The Disagreeable Derby was the final fixture of the day, with Chainat hosting Chiang Rai in front of barely a handful of fans. Two of the most objectionable teams in the league served up some decent entertainment to be fair to them, with a sublime Gorka through ball leading to the first glaring miss of the game for Ricardo Santos. Little winger Santipap and even littler Laotian midfielder Soukaphone both look busy and useful, but Chainat don’t have an awful lot else going for them, besides some generous opposition defending. Early in the second half Fat Bill made a couple of charitable donations to the Cheating Chainat fund, firstly taking the glaring miss count to one apiece, before heading in to his own net from a dangerous Soukaphone corner. Aww, bless him. Couldn’t have happened to a nicer bloke. It was soon dishonours even though, with Sivakorn Tiatrakul practically walking the ball in to the net after some comedy Chainat defending.  A dramatic late call for VAR against Gorka came to nothing – let’s be honest, with Gorka it probably just hit his belly – and the points were shared. Fair enough.

 

 

The two teams still with perfect records both took to the field on Sunday, with Prachuap first up facing a tough trip to Buriram. There’s little to say about Buriram that I haven’t said already. Buriram were lackluster going forward, although Supachok was the bright spark once again. The strikers were poor, although Maiga got himself a scrappy goal having come off the bench. Midfielder Hajime Hosogai also made his first appearance off the bench, and Supachok wrapped up an important 2-0 win after a clever set piece from Ratthanakorn. If the strikers don’t improve, they’ll have to keep on grinding.

The second game saw two draw Sukhothai host two draw Suphanburi. It was a draw.

Finally, the second team who could have knocked Port off top spot, Samut Prakan City, visited PTT Rayong, with big name forward Jay Emmanuel Thomas (We’ll go with JET from here on out) restored to the starting lineup after missing out last week. It turned out to be a masterstroke, with a reinvigorated Jumbo JET firing on all cylinders and looking like a constant menace. He also looks like a bloke whose head is far, far too small for his enormous body, but aesthetics aside he’s a damn talented player. He opened the scoring with a smart looping header, and laid on a second after a direct forward run. Rayong looked to be coasting to their first victory of the season before a frantic final few minutes where all hell broke loose. First, midfielder Kim Tae-yeon fired in the second most beautiful strike of the weekend to bring them back within striking distance, and seemingly just seconds later Ibson Melo was dancing through the PTT defence, and looked like he might go all the way before his run and Samut Prakan’s hopes came to a disappointing end. Good stuff to finish off the weekend, especially as the result kept Port top of the league on goals scored from Bangkok United. Long may it continue!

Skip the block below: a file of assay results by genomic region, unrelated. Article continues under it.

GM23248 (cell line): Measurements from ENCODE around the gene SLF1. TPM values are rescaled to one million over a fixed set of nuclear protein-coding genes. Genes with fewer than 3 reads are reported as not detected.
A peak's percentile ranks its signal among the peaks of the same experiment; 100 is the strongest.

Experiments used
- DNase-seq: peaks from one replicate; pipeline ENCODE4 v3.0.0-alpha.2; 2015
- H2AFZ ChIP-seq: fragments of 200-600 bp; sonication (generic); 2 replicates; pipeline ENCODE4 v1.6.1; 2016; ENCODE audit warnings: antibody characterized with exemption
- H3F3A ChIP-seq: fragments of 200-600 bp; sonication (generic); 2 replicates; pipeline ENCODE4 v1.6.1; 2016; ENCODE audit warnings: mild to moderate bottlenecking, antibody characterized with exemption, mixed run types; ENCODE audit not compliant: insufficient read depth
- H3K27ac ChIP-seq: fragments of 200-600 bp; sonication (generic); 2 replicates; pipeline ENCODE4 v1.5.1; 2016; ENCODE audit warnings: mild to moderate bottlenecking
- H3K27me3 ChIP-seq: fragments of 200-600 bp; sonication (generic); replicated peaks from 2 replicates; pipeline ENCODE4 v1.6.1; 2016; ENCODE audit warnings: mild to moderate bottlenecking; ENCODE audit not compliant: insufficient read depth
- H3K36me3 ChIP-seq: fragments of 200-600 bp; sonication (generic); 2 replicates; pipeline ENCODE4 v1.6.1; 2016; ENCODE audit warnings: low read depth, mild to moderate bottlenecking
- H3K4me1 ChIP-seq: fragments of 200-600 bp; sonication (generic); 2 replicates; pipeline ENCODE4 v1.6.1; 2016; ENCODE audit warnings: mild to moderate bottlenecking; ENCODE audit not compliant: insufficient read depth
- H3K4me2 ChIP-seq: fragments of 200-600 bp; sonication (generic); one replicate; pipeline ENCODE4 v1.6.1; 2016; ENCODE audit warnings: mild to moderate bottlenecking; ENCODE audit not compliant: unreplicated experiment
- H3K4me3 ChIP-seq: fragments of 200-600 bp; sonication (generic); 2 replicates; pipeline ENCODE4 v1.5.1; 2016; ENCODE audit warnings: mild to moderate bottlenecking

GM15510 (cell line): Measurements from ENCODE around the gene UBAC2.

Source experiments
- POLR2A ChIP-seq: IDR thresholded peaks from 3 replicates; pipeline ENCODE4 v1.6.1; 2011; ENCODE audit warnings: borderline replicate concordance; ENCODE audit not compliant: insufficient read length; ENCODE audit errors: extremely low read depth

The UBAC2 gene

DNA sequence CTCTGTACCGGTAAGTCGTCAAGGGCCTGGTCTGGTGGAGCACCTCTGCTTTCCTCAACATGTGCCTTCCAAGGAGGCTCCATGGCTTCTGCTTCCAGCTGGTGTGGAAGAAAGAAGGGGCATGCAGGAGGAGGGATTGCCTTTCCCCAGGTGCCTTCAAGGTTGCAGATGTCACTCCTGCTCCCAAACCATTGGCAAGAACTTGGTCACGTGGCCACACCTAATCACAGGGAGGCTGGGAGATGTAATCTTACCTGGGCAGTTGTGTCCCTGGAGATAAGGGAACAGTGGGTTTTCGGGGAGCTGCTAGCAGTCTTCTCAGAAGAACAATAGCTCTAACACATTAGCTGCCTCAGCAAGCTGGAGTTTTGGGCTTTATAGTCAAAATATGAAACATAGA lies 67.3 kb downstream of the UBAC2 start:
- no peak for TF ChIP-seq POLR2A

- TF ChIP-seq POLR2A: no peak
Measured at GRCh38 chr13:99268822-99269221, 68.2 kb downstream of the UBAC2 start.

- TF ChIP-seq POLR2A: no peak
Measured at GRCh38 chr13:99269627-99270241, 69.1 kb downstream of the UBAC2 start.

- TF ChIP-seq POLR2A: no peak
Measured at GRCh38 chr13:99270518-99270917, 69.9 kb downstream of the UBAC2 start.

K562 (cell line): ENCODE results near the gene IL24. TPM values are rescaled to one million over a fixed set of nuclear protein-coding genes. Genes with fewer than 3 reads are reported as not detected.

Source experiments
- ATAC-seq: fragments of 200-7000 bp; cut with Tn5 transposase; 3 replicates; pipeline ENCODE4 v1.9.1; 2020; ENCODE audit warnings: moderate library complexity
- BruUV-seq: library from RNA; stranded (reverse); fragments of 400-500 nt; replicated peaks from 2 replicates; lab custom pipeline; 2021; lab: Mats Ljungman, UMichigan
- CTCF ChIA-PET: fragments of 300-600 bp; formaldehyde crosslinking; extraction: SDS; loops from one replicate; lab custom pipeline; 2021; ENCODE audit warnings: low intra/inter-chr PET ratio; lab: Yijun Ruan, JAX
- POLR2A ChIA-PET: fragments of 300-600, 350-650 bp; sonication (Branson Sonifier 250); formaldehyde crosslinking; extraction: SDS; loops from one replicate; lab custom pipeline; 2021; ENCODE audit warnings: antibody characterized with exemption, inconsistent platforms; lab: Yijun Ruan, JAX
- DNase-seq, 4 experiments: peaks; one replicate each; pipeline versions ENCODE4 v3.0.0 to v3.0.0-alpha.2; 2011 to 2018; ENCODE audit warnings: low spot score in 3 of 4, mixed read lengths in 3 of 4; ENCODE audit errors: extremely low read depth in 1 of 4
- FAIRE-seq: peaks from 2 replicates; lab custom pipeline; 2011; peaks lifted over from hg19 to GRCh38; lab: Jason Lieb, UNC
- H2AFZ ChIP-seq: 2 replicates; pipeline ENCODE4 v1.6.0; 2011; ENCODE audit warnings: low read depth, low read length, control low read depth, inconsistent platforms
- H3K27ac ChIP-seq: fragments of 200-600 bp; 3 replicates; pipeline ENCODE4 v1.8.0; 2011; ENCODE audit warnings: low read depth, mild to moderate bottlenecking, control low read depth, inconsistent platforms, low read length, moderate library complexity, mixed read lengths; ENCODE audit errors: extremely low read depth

Public Enemy Number One

 

 

There were a few contenders this week. Three diminutive attacking midfielders Amadou, Soukaphone and Supachok make the shortlist with productive attacking performances, but it has to be Jumbo JET, who probably weighs as much as the three of them combined, who takes the biscuit. And probably one of Rayong’s seafood barbeque buffets. It’s easy to see why JET divides opinion among fans of his previous clubs; his languid style combined with the odd bit of outrageous unwieldy skill can be a joy to watch, but it can also be deeply frustrating. Simultaneously a favourite and a flop at clubs like Gillingham and Bristol City, the only thing you can be sure of about JET is that he will fire some fans up and wind up others. After a goal and an assist this week he’s on the up, but a raucous Khlongtoei welcome next week could well unsettle the notoriously inconsistent big fella.

 

Results and Highlights

 

Chonburi FC 2-3 Port FC

Trat 0-1 Bangkok United

Muangthong 2-0 Chiang Mai FC

Ratchaburi 2-3 Nakhon Ratchasima

Chainat 1-1 Chiang Rai

Buriram 2-0 Prachuap

Sukhothai 1-1 Suphanburi

PTT Rayong 2-0 Samut Prakan City

 

Tom Earls

Tom Earls

Having moved to Thailand aged 10, Tom has been playing or watching football in Thailand for more than 18 years. A keen follower of the Thai National Team and an avid fan of Port FC, he is a regular contributor to The Sandpit.